From Monument to Masses

This night was one of threes. The three-man band from three edges of the US manages to bring together a vast array of influences whilst retaining a strong feeling of ingenuity. From Monument to Masses’ songs from their upcoming third original release (excluding the album of re-mixes) provided some interesting new additions to their set, with the band expressing the fervour and intensity that typified their tour three years ago.

The third band on that night didn’t really need to do much to top those before them. Whereas Wayter were unfortunately rather bland, The Munroe Effect seemed to provide no real support to the main act. They seemed two odd choices to put alongside a band considered a ‘band’s band’ often thought of as major movers in combining math-rock, hip-hop, post-rock and post-hardcore: a real inspiration that went unnoticed by these two.

A quick bit of background… FMTM’s collective mentality on music production extends to every part of their work. They prefer email interviews so that all three can confer on responses in order that no one member’s voice is heard over another’s. Similarly they have no lead-singer, instead opting to borrow the voices of revolutionary figures and characters (occasionally using gang-vocals to great effect). Their song writing displays a high level of synergy and syncopation that allows each member’s contribution the space to be heard whilst working towards an energetic off-beat conclusion. This is mirrored in their production style as well, live and recorded. The band’s seemingly minor sound problems were taken seriously but in good humour. And even these were centred around their desire to place each part on a par with the other.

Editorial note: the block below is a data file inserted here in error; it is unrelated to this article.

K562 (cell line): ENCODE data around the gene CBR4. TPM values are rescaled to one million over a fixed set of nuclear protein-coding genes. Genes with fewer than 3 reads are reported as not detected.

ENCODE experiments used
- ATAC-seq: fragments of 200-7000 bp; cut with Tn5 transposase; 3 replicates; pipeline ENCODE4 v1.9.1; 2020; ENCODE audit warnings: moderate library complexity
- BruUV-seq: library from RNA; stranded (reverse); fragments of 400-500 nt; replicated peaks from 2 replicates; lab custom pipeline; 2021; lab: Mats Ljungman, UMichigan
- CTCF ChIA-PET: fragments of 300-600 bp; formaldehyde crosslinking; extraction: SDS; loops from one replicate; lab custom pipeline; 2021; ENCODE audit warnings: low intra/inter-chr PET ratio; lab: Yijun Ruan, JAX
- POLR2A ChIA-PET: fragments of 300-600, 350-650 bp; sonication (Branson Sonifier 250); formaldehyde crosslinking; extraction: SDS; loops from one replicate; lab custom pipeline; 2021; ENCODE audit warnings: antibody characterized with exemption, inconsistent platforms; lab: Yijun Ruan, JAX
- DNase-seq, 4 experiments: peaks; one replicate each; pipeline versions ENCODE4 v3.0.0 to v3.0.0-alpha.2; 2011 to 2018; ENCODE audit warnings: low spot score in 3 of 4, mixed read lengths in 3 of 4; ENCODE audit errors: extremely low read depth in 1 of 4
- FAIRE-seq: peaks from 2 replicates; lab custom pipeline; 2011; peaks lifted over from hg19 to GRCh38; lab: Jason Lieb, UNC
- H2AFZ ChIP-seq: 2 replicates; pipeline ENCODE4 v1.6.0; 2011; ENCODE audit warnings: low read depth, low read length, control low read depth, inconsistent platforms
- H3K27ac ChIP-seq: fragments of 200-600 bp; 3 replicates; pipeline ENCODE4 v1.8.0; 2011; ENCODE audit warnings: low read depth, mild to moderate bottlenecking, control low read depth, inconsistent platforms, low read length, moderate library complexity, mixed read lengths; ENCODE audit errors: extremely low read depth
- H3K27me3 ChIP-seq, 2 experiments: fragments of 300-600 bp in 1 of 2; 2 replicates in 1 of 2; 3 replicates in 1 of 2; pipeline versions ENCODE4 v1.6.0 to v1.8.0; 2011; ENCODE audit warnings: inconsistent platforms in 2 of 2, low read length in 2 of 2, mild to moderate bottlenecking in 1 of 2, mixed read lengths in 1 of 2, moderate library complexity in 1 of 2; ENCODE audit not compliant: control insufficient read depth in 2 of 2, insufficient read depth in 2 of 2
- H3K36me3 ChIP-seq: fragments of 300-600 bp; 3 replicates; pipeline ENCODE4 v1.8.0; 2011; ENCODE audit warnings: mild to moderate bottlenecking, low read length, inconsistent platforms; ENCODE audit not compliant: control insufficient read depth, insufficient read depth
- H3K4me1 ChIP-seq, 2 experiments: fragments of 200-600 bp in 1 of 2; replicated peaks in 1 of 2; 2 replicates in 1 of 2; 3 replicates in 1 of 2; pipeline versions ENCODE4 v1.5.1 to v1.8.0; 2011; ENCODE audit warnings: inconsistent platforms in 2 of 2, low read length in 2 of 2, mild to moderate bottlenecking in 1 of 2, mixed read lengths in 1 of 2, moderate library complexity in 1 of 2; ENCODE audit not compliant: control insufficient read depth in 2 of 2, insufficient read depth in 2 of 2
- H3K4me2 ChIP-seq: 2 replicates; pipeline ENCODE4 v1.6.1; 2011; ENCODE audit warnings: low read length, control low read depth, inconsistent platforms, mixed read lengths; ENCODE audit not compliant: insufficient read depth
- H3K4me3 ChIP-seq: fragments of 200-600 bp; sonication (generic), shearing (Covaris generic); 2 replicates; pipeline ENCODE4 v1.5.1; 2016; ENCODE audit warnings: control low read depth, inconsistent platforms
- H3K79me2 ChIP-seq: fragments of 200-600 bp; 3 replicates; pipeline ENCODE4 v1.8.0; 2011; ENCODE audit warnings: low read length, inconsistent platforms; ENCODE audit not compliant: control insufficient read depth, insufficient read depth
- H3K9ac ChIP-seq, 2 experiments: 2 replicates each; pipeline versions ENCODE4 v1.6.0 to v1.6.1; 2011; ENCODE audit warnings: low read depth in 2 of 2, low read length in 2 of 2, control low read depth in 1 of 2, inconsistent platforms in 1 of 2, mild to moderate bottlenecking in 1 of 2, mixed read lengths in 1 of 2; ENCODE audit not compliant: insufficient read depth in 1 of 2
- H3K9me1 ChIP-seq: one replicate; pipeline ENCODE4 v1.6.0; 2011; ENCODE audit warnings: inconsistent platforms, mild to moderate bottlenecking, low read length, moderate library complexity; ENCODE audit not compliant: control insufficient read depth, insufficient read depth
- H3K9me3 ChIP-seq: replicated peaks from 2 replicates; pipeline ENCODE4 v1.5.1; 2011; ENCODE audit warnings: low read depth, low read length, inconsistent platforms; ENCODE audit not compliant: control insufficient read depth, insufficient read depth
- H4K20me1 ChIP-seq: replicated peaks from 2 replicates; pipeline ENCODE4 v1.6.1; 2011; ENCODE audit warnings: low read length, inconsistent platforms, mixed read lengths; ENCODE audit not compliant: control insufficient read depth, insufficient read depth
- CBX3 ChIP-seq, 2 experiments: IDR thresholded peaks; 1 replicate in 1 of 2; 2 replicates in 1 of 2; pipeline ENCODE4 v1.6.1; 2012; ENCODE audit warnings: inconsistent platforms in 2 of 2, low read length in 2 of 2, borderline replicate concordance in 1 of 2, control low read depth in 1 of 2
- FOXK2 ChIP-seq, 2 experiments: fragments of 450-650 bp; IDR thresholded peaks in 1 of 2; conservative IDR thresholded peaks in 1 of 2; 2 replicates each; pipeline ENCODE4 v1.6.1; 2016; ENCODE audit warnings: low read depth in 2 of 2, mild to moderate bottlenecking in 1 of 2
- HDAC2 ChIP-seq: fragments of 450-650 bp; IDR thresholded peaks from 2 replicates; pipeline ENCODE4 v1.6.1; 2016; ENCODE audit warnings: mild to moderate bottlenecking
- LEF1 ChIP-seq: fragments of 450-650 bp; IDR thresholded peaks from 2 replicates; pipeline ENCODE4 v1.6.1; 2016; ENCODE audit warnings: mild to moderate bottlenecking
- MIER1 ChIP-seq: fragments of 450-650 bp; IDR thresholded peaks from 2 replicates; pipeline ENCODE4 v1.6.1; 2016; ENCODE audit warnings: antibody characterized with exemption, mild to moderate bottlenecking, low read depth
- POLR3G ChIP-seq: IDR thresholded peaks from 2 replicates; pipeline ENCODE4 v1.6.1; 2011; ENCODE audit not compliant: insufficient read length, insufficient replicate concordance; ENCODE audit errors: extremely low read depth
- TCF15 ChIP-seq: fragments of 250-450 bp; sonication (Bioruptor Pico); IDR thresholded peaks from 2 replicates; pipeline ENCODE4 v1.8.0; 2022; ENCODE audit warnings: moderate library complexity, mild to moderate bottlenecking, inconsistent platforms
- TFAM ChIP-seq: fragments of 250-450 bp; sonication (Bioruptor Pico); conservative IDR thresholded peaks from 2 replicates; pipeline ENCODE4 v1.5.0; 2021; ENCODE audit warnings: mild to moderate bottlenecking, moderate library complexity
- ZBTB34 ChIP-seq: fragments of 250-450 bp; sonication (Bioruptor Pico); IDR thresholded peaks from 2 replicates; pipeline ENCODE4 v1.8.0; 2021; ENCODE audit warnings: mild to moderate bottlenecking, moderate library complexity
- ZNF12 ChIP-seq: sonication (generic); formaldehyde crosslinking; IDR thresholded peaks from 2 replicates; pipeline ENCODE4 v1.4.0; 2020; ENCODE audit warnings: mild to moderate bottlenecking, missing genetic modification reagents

What was seen in Camden was an example of finely tuned excellent musicians in action. New tracks like ‘Beyond God & Elvis’ flowed easily into old favourites from their self-titled EP and The Impossible Leap… Mathew Solberg’s guitar work uses loop pedals on a par with Ian Williams (Battles), at times having three parts working in unison, but works in Ian Mackaye’s thrashing style within each song. Francis Choung occasionally moves away from his drum set to work on synths and programming, and when at his set his jazz-influenced rhythm shifts from Don Caballero to Explosions seamlessly. Sergio Robledo-Maderazo’s keys and drums add another layer of complexity, while bringing in RATM bass work into the mix. I wonder if it says something about the nature of music production that FMTM’s collective approach sounds so individually distinctive, achieving what only a handful of others have.

The band cite the Refused, Fugazi, Godspeed You! Black Emperor, and DJ Shadow amongst their greatest influences in their ability to combine a political ideology within the context of their musicianship. I would agree that these bands stand in a sparse field of being distinctive in their collective outlook and achievement. And perhaps it is apt to end on the words of the Refused: “How can we expect anyone to listen if we are using the same old voice? We need noise…” FMTM really do heed this call. So do as they ask: Listen, question, act, repeat.


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